04 SES 17 B, Forced Migration and Inclusive Education: European perspectives on including forced migrants into teacher training, (non-)formal schooling and work Part 3
Symposium continued from 04 SES 16 B
Serbia as a country on the “Balkan route” was a transit country for thousands of refugees until Summer 2016, when families realized they might stay longer than planned in this last non-EU country on their route, and started considering educating their children in Serbia. A first snapshot on the challenges and successes of the integration process of refugees highlighted positive peer relationships between domicile and refugee students as one of the unexpected positive outcomes (Kovač Cerović, Grbić & Vesić, 2017). Although international overviews and recommendations for integrating migrant students usually do not prioritize positive peer relationships (OECD, 2015; Nusche, 2009), developmental-psychological studies stress the pivotal role of peer relationships for development, both through success experiences with friends and through acceptance by the peer group (Parker, Rubin, Erath, Wojslawowicz & Buskirk, 2006). Moreover, literature shows multiple facets of peer interaction benefits especially in case of vulnerable or immigrant children, such as increased intercultural understanding (Vickers, McCarthy & Zammit, 2017), or gaining social confidence (Albrecht & Ko, 2017) as well as the lasting positive effects of increasing opportunity for intergroup contact (Asendorpf & Motti-Stefanidi, 2017). This paper puts the spotlight on exploring peer-to-peer interactions between domicile and refugee students in greater detail. A mix-method study is conducted in four schools in Belgrade suburbs, with 60 domicile and 50 refugee students, their teachers and school associates. Key data are provided through qualitative methods that include analyses of two types of narratives written by domicile students, based on the “dynamic storytelling methodology” (Daiute & Kovacs Cerovic, 2017), focus groups with refugees, teachers and school associates. First results show that peer support is not used strategically but represents coincidental events happening spontaneously between students; discrepancies in perspectives of school teachers and refugee students are also found. Conversely, encouraging perspectives were found across the narratives of domicile students, that suggest attitudes of acceptance, readiness to engage and understand refugee students’ experiences, feelings and needs regarding their present situation and future endeavors, even in the absence of guidance from the school for such empathic response. Modalities of building on positive peer-relationships will be discussed.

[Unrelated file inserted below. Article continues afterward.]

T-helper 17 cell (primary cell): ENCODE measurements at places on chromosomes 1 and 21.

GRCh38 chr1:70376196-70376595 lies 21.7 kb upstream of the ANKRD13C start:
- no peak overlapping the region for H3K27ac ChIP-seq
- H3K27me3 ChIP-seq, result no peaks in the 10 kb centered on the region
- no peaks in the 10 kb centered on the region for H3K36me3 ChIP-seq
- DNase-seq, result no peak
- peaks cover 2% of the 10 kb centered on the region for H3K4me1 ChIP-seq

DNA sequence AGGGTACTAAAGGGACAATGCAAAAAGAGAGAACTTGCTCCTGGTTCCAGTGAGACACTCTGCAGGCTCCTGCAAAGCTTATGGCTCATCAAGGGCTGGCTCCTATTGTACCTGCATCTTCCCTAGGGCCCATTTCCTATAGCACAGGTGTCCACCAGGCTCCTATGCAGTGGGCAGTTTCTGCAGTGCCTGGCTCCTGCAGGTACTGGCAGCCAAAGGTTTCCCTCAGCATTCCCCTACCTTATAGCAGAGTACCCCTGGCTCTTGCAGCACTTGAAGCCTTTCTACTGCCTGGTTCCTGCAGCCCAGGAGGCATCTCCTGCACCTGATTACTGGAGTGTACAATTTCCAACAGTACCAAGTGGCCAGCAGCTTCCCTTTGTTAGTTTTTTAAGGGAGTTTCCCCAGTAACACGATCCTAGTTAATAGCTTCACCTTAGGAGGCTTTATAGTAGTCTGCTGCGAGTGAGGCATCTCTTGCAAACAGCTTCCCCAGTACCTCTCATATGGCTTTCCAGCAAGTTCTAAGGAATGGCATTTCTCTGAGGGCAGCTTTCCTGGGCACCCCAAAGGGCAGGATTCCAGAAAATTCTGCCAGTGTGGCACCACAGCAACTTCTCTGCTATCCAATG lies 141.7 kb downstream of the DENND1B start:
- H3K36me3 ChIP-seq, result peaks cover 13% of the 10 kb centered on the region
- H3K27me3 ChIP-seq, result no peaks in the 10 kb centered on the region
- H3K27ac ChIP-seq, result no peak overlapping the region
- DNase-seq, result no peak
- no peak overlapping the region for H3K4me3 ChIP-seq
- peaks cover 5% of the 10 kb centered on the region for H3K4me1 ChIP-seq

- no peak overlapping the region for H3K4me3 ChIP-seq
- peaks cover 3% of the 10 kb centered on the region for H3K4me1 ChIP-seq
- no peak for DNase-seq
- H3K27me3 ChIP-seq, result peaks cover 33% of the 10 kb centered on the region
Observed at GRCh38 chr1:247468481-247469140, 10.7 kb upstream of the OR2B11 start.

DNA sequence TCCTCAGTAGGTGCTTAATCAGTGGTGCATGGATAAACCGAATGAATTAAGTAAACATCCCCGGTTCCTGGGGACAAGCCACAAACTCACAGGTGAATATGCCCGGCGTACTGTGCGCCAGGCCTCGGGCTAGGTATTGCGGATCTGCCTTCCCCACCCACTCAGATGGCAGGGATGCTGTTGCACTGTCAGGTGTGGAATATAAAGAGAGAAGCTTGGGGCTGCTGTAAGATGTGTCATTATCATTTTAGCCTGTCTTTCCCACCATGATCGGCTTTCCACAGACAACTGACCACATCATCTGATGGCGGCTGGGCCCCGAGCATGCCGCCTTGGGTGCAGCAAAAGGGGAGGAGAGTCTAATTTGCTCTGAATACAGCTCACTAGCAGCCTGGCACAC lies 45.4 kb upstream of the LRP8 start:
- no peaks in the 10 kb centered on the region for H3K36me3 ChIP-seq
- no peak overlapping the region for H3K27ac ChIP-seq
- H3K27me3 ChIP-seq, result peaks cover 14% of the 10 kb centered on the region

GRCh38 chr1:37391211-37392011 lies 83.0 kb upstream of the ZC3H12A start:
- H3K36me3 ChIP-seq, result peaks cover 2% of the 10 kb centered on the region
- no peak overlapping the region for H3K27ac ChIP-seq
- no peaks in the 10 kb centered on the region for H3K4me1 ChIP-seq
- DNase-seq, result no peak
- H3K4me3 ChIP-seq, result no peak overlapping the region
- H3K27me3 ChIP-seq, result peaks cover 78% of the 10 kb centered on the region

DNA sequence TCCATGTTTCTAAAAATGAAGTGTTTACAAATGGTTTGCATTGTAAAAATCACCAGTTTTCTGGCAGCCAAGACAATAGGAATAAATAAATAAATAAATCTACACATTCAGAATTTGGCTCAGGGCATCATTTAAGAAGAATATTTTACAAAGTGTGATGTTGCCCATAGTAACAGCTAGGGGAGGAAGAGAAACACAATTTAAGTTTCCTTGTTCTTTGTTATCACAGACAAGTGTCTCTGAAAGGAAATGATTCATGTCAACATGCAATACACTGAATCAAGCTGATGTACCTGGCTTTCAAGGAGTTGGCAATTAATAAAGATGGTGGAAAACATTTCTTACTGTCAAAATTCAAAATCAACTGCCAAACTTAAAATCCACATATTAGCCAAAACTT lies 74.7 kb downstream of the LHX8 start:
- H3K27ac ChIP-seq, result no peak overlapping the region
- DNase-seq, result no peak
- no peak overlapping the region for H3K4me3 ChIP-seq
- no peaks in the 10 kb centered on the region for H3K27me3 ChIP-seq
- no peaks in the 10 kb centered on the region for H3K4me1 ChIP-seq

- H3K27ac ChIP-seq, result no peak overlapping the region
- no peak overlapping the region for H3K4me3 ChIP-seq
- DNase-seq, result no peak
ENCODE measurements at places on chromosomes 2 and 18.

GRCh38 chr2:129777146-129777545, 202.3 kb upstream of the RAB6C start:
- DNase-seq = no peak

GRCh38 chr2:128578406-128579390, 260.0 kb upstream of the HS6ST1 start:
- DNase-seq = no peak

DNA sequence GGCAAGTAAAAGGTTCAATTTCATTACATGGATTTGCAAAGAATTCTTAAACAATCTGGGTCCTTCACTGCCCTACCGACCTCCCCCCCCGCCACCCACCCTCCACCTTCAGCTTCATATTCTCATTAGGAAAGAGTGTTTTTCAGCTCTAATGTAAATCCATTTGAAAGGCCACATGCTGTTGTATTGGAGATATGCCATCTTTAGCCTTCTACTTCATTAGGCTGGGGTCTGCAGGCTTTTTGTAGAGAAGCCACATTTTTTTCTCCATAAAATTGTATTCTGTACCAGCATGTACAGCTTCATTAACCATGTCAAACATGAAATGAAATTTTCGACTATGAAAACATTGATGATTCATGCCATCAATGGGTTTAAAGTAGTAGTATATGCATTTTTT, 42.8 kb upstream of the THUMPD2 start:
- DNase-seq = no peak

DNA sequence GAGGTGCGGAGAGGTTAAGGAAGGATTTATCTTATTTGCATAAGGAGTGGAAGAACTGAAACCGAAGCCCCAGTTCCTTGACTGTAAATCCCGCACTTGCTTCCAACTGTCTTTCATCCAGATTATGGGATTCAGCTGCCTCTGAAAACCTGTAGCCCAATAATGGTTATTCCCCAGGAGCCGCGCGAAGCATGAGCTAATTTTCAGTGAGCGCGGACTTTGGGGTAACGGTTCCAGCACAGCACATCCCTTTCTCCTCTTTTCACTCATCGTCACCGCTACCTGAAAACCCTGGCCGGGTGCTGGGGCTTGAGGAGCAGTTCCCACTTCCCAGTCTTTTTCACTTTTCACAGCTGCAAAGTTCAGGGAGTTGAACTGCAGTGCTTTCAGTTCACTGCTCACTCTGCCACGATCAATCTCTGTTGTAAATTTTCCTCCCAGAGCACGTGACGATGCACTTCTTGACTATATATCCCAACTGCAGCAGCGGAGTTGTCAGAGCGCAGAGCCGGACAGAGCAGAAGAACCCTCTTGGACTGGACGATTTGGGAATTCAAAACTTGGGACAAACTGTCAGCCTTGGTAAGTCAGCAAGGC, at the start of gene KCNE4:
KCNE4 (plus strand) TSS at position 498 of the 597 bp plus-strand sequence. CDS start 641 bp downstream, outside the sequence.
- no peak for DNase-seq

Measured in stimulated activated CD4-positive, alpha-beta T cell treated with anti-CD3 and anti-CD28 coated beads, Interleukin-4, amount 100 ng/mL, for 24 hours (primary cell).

Albrecht, S., & Ko, G. (2017). How do Immigrant Students Develop Social Confidence and Make Friends in Secondary School? A Retrospective Study. The Qualitative Report 22, 9, 2385-2403. Asendorpf, J. B., & Motti-Stefanidi, F. (2017). A longitudinal study of immigrants’ peer acceptance and rejection: Immigrant status, immigrant composition of the classroom, and acculturation. Cultural Diversity and Ethnic Minority Psychology 23, 4, 486-498. Daiute, C., & Kovacs Cerović, T. (2017). Minority Teachers – Roma in Serbia – Narrate Education Reform. Belgrade: Institute for Psychology. Kovač Cerović, T., Grbić, S., & Vesić, D (2017). How do schools integrate migrant students: case studies from Serbia. ECER 2017, Copenhagen, 22-25.8.2017. Kovač Cerović, T., Jovanović, O., & Pavlović Babić, D (2016). Individual education plan as an agent of inclusiveness of the educational system in Serbia: Different perspectives, achievements and new dilemmas. Psihologija, 49, 4, 431–445. Nusche, D. (2009). What works in migrant education? A review of evidence and policy options. OECD Education Working Papers, No. 22. OECD Publishing. OECD (2015). Immigrant students at school: Easing the journey towards integration. OECD Publishing.
00. Central Events (Keynotes, EERA-Panel, EERJ Round Table, Invited Sessions)
Network 1. Continuing Professional Development: Learning for Individuals, Leaders, and Organisations
Network 2. Vocational Education and Training (VETNET)
Network 3. Curriculum Innovation
Network 4. Inclusive Education
Network 5. Children and Youth at Risk and Urban Education
Network 6. Open Learning: Media, Environments and Cultures
Network 7. Social Justice and Intercultural Education
Network 8. Research on Health Education
Network 9. Assessment, Evaluation, Testing and Measurement
Network 10. Teacher Education Research
Network 11. Educational Effectiveness and Quality Assurance
Network 12. LISnet - Library and Information Science Network
Network 13. Philosophy of Education
Network 14. Communities, Families and Schooling in Educational Research
Network 15. Research Partnerships in Education
Network 16. ICT in Education and Training
Network 17. Histories of Education
Network 18. Research in Sport Pedagogy
Network 19. Ethnography
Network 20. Research in Innovative Intercultural Learning Environments
Network 22. Research in Higher Education
Network 23. Policy Studies and Politics of Education
Network 24. Mathematics Education Research
Network 25. Research on Children's Rights in Education
Network 26. Educational Leadership
Network 27. Didactics – Learning and Teaching
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